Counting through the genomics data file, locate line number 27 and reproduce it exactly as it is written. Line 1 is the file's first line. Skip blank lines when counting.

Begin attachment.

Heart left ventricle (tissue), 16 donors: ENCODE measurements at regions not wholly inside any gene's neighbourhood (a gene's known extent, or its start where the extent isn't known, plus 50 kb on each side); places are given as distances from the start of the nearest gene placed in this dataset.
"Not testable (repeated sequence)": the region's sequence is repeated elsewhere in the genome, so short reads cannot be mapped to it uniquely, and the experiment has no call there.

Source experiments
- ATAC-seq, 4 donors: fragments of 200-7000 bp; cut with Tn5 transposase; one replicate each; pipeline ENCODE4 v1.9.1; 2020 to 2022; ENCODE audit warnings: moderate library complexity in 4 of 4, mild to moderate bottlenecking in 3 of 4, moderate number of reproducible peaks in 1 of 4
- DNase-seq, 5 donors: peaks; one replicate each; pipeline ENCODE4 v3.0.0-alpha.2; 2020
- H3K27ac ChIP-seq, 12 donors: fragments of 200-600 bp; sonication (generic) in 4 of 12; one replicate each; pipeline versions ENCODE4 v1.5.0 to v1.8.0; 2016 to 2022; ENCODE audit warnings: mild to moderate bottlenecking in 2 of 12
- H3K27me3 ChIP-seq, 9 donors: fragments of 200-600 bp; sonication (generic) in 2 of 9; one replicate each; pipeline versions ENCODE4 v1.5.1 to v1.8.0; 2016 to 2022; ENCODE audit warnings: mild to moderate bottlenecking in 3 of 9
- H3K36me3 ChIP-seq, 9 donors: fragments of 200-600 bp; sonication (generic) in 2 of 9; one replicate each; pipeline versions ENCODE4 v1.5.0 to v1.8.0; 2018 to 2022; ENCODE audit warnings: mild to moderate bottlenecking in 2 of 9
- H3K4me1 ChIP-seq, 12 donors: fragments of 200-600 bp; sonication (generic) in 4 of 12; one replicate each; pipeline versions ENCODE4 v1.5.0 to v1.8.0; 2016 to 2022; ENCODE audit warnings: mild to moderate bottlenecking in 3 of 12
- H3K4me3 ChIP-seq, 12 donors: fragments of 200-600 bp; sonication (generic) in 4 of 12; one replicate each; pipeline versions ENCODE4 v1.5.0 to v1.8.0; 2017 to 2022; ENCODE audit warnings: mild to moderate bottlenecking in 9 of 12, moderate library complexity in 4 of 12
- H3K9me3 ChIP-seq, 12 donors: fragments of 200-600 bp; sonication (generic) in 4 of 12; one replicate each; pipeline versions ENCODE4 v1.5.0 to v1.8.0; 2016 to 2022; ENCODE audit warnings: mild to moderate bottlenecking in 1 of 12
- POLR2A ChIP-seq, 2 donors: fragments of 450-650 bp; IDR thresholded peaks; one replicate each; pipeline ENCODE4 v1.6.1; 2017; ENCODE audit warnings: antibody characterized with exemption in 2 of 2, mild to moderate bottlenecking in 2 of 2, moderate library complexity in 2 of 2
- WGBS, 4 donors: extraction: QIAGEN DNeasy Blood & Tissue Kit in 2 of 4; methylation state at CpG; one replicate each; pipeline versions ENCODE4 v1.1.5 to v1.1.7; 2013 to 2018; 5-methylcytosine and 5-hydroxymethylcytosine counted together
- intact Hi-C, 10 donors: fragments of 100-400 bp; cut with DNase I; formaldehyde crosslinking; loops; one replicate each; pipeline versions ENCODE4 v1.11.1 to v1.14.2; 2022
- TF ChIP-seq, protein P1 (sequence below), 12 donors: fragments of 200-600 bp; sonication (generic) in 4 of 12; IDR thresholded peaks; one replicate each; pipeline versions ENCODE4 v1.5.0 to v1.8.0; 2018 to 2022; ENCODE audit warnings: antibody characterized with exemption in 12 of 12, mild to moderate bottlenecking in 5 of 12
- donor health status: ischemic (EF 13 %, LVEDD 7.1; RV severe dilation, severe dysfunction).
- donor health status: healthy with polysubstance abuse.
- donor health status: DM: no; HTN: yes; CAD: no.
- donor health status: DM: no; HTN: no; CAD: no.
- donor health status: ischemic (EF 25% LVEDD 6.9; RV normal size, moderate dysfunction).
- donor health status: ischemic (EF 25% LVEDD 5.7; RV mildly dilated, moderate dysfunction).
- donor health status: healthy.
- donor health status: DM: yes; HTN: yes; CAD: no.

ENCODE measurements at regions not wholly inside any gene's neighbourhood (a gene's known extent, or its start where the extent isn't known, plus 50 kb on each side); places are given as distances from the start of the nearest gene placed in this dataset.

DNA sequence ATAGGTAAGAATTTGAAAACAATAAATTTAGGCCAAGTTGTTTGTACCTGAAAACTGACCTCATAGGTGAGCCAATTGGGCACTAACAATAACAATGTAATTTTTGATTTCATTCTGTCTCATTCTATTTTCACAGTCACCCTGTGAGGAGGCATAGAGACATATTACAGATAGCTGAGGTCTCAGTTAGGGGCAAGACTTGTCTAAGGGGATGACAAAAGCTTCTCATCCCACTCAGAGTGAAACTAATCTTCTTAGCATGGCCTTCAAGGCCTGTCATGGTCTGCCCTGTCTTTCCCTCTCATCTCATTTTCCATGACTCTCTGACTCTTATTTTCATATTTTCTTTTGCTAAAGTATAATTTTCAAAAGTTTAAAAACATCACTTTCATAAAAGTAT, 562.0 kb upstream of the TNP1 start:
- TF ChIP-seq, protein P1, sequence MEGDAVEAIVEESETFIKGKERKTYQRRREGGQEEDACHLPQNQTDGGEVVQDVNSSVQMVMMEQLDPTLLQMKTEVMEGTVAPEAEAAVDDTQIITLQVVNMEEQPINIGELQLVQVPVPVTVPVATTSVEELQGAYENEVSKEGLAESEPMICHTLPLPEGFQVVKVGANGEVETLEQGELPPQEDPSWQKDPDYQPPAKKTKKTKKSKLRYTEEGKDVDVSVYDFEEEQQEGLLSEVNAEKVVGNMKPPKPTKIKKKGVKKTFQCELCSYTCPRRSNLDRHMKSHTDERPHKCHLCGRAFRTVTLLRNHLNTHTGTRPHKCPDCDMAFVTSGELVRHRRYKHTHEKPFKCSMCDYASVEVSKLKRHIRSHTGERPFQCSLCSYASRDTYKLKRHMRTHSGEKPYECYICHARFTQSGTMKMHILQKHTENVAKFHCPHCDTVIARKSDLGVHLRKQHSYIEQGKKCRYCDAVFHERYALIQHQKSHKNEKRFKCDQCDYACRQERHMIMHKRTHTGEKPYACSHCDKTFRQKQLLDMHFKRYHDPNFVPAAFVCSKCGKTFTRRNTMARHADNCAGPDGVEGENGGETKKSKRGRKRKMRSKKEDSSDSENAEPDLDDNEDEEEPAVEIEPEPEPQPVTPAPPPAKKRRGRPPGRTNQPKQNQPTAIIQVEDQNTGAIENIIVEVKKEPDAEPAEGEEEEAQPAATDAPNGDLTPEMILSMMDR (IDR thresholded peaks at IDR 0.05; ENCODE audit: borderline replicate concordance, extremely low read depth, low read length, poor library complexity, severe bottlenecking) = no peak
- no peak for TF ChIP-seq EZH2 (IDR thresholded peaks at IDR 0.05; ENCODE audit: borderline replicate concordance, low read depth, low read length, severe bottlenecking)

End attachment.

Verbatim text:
- no peak for TF ChIP-seq EZH2 (IDR thresholded peaks at IDR 0.05; ENCODE audit: borderline replicate concordance, low read depth, low read length, severe bottlenecking)